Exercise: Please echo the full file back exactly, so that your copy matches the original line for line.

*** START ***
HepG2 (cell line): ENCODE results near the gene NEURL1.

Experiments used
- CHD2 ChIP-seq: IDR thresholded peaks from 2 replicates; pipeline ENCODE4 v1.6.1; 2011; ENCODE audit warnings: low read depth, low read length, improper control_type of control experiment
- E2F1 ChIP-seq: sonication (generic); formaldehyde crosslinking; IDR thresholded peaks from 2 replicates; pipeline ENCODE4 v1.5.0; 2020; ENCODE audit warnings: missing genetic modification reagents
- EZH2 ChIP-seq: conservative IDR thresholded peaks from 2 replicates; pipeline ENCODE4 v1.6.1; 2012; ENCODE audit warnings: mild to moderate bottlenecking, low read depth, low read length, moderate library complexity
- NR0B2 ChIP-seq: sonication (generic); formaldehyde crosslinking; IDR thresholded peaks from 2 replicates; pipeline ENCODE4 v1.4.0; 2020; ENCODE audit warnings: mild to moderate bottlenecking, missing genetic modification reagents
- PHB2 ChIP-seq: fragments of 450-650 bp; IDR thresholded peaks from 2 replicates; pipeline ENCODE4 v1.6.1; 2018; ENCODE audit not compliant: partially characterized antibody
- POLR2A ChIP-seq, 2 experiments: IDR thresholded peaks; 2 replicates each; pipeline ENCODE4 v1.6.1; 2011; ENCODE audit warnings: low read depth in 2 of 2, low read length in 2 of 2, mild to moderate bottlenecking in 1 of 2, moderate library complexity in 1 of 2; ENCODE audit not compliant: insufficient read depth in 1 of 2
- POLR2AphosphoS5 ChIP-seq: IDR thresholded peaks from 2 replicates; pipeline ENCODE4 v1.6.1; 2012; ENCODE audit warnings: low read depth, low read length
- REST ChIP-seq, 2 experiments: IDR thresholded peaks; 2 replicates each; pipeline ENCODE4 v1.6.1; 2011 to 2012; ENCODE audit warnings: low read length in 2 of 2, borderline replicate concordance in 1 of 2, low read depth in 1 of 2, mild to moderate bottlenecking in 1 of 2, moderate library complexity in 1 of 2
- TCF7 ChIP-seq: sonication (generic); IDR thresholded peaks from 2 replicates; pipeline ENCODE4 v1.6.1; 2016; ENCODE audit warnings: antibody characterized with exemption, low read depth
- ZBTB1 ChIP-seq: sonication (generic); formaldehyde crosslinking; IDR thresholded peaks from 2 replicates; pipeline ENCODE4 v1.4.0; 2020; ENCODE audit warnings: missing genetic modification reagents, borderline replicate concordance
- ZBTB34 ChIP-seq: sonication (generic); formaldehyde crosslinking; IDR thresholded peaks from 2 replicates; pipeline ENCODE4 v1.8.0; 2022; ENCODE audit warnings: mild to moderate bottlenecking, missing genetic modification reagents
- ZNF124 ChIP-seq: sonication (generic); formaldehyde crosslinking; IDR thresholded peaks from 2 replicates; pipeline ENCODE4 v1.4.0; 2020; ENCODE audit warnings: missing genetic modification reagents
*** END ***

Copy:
HepG2 (cell line): ENCODE results near the gene NEURL1.

Experiments used
- CHD2 ChIP-seq: IDR thresholded peaks from 2 replicates; pipeline ENCODE4 v1.6.1; 2011; ENCODE audit warnings: low read depth, low read length, improper control_type of control experiment
- E2F1 ChIP-seq: sonication (generic); formaldehyde crosslinking; IDR thresholded peaks from 2 replicates; pipeline ENCODE4 v1.5.0; 2020; ENCODE audit warnings: missing genetic modification reagents
- EZH2 ChIP-seq: conservative IDR thresholded peaks from 2 replicates; pipeline ENCODE4 v1.6.1; 2012; ENCODE audit warnings: mild to moderate bottlenecking, low read depth, low read length, moderate library complexity
- NR0B2 ChIP-seq: sonication (generic); formaldehyde crosslinking; IDR thresholded peaks from 2 replicates; pipeline ENCODE4 v1.4.0; 2020; ENCODE audit warnings: mild to moderate bottlenecking, missing genetic modification reagents
- PHB2 ChIP-seq: fragments of 450-650 bp; IDR thresholded peaks from 2 replicates; pipeline ENCODE4 v1.6.1; 2018; ENCODE audit not compliant: partially characterized antibody
- POLR2A ChIP-seq, 2 experiments: IDR thresholded peaks; 2 replicates each; pipeline ENCODE4 v1.6.1; 2011; ENCODE audit warnings: low read depth in 2 of 2, low read length in 2 of 2, mild to moderate bottlenecking in 1 of 2, moderate library complexity in 1 of 2; ENCODE audit not compliant: insufficient read depth in 1 of 2
- POLR2AphosphoS5 ChIP-seq: IDR thresholded peaks from 2 replicates; pipeline ENCODE4 v1.6.1; 2012; ENCODE audit warnings: low read depth, low read length
- REST ChIP-seq, 2 experiments: IDR thresholded peaks; 2 replicates each; pipeline ENCODE4 v1.6.1; 2011 to 2012; ENCODE audit warnings: low read length in 2 of 2, borderline replicate concordance in 1 of 2, low read depth in 1 of 2, mild to moderate bottlenecking in 1 of 2, moderate library complexity in 1 of 2
- TCF7 ChIP-seq: sonication (generic); IDR thresholded peaks from 2 replicates; pipeline ENCODE4 v1.6.1; 2016; ENCODE audit warnings: antibody characterized with exemption, low read depth
- ZBTB1 ChIP-seq: sonication (generic); formaldehyde crosslinking; IDR thresholded peaks from 2 replicates; pipeline ENCODE4 v1.4.0; 2020; ENCODE audit warnings: missing genetic modification reagents, borderline replicate concordance
- ZBTB34 ChIP-seq: sonication (generic); formaldehyde crosslinking; IDR thresholded peaks from 2 replicates; pipeline ENCODE4 v1.8.0; 2022; ENCODE audit warnings: mild to moderate bottlenecking, missing genetic modification reagents
- ZNF124 ChIP-seq: sonication (generic); formaldehyde crosslinking; IDR thresholded peaks from 2 replicates; pipeline ENCODE4 v1.4.0; 2020; ENCODE audit warnings: missing genetic modification reagents